Monsterbedriften is a Norwegian social entrepreneur, who wants to help former prisoners and people who have not completed their education, or have trouble getting work. Helping youth who are found among a marginalized group in the society, is an important target group, which has increased in Norway during the last decade.

Caroline used Monsterbedriften as a case company in her thesis, and the focus was on the internal customers. In the case company the internal customers are the staff, and can also be considered as end-users. This is argued by the company’s vision: to help as many people as possible get a new start in life and pay it forward, which emphasize giving staff, a life outside unemployment, drugs and criminality.

Monsterbedriften’s service offering towards internal customers involves work experience, housing, coaching and a family environment. Unlike traditional businesses where the service takes place during a specific time, the service offering in Monsterbedriften often becomes «the staff´s entire world», and they have their own values (Monsterbedriften values).

The title of Caroline’s thesis was: «Enhancing engagement of internal customers in a social business through extensive use of visualization». The purpose of her thesis was to enhance engagement of internal customers in a social business. The aim was to apply service thinking, service design methods and visualization tools for enhancement of customer engagement. The project took place from February-November 2014. An overview can be found in Model 1.

                                                                                  Model 1: Purpose and aim of thesis. 

thesis model .001

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Experiences from the Global Service Jam Helsinki 2015

10393857_741350965951185_8017900955231328757_nGlobal Service Jam is a yearly event enabling anyone interested in service design and design thinking to co-create, experiment and develop new solutions inspired by a shared theme.  This year, the Jam was arranged in 100 cities during the weekend of February 27th – March 1st all around the world.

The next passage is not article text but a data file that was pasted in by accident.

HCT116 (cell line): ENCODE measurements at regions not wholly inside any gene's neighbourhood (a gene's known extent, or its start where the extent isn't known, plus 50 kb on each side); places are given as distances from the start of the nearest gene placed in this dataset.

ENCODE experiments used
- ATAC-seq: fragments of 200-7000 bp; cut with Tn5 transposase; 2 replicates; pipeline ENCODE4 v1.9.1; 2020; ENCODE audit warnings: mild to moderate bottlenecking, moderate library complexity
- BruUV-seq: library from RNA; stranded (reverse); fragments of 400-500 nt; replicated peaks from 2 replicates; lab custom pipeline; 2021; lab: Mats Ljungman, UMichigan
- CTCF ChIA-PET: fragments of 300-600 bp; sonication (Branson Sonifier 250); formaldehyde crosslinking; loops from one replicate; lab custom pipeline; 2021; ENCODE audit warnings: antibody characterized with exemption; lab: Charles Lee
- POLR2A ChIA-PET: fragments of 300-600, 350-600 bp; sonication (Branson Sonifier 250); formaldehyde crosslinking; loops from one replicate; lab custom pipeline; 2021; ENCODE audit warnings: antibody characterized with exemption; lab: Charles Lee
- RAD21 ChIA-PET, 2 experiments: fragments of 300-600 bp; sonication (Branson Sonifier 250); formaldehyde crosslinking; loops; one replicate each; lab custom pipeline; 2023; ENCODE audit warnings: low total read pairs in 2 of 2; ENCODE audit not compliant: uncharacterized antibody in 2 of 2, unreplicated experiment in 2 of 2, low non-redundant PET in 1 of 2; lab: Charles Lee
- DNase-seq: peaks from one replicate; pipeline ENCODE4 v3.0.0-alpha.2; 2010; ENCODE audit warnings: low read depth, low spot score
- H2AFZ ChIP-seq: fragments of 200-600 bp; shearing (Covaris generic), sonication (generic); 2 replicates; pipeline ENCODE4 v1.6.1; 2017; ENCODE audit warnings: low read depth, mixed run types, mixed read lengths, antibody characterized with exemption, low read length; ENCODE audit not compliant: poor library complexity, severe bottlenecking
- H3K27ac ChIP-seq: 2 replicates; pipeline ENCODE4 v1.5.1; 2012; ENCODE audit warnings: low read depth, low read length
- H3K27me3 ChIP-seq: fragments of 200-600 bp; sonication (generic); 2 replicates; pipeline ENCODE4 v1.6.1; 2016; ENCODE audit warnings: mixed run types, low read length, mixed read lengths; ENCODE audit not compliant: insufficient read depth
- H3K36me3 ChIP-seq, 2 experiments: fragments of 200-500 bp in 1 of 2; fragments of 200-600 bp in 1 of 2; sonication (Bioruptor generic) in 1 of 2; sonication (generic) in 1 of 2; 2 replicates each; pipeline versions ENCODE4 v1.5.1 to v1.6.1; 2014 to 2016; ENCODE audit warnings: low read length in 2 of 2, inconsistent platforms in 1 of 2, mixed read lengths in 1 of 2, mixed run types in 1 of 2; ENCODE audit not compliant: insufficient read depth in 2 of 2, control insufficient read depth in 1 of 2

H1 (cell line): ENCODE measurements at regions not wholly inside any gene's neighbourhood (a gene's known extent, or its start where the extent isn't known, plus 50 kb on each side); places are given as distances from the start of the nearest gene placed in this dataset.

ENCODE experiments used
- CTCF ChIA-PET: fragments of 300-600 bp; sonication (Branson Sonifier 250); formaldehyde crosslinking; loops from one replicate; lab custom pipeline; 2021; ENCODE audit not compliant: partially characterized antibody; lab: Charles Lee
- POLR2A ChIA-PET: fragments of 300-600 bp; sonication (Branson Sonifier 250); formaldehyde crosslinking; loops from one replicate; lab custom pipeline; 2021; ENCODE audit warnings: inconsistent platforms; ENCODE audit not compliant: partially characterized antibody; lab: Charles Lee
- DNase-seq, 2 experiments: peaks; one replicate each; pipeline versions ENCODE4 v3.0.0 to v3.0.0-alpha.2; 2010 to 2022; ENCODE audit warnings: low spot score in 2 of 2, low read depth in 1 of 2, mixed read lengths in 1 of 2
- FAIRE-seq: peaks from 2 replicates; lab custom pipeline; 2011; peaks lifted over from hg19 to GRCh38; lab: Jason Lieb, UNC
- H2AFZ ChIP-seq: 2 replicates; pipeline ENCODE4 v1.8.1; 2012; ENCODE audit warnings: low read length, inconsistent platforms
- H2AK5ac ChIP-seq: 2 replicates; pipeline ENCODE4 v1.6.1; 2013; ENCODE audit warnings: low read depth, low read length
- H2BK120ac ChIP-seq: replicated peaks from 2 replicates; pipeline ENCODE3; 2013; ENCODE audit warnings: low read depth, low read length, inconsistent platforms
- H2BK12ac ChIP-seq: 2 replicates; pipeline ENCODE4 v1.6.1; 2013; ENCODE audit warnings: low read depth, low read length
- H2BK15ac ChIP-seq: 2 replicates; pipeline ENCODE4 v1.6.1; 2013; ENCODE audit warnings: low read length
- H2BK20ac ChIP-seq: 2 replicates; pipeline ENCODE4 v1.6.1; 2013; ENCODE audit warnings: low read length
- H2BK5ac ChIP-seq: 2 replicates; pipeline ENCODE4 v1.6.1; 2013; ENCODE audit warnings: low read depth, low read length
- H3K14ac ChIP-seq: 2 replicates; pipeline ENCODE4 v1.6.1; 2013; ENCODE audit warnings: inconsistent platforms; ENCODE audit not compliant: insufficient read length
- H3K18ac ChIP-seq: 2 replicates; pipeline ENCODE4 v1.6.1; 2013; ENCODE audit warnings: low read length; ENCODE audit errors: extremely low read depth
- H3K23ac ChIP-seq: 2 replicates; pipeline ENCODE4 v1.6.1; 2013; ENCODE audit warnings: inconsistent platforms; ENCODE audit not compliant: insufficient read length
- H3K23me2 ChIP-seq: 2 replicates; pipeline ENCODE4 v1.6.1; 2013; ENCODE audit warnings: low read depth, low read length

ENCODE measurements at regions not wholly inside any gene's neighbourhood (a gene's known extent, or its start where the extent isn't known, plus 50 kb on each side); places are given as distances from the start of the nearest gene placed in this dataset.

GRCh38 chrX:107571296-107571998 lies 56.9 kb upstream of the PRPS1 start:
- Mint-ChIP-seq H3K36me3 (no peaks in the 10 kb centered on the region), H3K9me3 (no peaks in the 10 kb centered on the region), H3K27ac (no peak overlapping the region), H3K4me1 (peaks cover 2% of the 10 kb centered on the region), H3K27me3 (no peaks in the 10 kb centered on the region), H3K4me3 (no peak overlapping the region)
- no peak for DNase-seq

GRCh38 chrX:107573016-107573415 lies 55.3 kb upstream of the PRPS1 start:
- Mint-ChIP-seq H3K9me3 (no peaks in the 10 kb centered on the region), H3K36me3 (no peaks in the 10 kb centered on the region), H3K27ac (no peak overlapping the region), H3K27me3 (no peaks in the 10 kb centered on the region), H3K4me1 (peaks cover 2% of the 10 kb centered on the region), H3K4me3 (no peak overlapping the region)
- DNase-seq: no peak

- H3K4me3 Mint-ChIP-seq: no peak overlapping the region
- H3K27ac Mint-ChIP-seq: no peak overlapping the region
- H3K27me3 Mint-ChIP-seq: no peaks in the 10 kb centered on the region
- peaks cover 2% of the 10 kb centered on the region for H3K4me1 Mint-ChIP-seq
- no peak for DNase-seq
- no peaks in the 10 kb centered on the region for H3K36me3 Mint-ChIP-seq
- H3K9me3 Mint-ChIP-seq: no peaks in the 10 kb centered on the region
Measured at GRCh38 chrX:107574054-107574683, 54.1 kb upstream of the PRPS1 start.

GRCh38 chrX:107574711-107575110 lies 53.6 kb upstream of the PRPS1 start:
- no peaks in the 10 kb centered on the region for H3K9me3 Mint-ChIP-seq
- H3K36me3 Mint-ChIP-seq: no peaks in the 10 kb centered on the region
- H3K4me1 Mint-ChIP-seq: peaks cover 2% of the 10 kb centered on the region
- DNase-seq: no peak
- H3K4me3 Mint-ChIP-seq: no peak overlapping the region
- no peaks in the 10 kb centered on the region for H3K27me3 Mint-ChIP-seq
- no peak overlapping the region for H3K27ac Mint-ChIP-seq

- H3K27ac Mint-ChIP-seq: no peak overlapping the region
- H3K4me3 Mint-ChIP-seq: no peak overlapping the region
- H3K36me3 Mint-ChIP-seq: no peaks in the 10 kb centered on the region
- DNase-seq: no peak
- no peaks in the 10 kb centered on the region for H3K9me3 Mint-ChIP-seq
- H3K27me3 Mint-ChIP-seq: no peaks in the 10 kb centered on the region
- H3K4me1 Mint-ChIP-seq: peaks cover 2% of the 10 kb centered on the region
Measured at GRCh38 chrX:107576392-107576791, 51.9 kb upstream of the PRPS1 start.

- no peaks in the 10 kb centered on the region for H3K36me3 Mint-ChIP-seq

In the Jam, the participants will go through the entire service design process in one weekend, gathering customer insight, creating new service concepts in interdisciplinary teams, building prototypes and testing the new concepts with real customers.

For me it was the first time I have ever participated in the Global Service Jam. I had high expectations and have to say that my expectations were exceeded. The Jam is an absolutely fantastic event to learn about service design, customer oriented service development, creative methods, concept development along with meeting new people and getting new friends. It is a 48 hour journey, focusing on “doing and not talking”, creating solutions based on real customer needs – and having a lot of fun!  The following video will provide a glimpse of what the Global Service is all about and revealing what the shared theme for 2015 Jam was.

During the Jam we also had inspiring presentations by Jani Turku from IMPROVement and Anton Schubert, the Head of Design at Futurice. The key message from Jani Turku was that creating new services requires you to allow yourself to play, be human, listen, say “yes, and…” instead of “no, but…”, dare to try new things and to be open-minded.

Anton Schubert talked about the importance of prototyping and how everything can actually be tested. It is just the matter of using the right tools and methods. Prototyping is about learning, failing safely and inexpensively, i.e. failing often to succeed sooner, as stated by David Kelley, the founder of IDEO.

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What would Marc Stickdorn do?

2015-02-28 16.04.11

Doing not talking

Just 3 short weeks after our Service Processes and Methods course was the Global Service Jam 2015. What a blast…and what an excuse to bring out the shiny new tools that Marc gave us. I don’t know about anyone else from the SID programme but I was able to utilise both the tools taught to us as well as the facilitation methods.

I know it sounds crazy but after all those Marc Stickdorn heads were circulated for his birthday photo, I couldn’t get his lessons from earlier in February out of my head. That is why I took one of those heads and wrote him a thought bubble. “What would Marc Stickdorn do?” I was inspired by all the Christians in the US who try to answer difficult problems by asking themselves what Jesus would do. It was the same thing (in my mind anyway).

I was trying to channel my inner Marc to have the strength and clarity to proceed through the next 48 hours to change the world…well, that is what we were told we were doing.